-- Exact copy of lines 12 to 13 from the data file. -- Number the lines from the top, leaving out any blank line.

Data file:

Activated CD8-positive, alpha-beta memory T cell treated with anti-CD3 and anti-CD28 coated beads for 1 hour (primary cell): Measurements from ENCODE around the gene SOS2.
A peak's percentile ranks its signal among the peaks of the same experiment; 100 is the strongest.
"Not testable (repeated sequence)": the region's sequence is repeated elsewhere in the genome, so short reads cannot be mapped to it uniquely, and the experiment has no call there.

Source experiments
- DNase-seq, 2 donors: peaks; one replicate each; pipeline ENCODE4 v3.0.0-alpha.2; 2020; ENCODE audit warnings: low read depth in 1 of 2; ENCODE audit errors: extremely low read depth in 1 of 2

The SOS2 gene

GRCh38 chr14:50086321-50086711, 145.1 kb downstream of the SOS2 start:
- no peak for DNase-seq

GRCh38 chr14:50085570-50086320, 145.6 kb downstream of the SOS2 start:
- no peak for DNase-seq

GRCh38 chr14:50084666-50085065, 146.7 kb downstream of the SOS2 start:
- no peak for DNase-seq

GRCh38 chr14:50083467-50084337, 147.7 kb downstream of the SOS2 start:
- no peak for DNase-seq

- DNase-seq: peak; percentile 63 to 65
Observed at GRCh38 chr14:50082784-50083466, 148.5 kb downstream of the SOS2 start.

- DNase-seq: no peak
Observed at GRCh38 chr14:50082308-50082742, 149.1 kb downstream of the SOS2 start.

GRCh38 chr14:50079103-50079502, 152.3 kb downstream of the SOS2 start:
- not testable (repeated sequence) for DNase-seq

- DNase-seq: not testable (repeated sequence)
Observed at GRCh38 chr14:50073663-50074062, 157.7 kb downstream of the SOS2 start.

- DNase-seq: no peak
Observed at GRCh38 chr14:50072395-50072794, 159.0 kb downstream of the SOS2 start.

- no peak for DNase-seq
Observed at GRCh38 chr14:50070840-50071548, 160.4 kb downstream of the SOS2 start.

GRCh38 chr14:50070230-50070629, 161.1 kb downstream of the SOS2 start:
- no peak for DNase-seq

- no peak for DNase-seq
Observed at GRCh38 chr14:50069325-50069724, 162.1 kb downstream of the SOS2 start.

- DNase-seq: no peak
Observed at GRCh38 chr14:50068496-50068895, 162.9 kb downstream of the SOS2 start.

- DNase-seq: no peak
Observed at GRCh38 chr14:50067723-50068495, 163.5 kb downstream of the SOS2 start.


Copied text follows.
- no peak for DNase-seq

GRCh38 chr14:50083467-50084337, 147.7 kb downstream of the SOS2 start: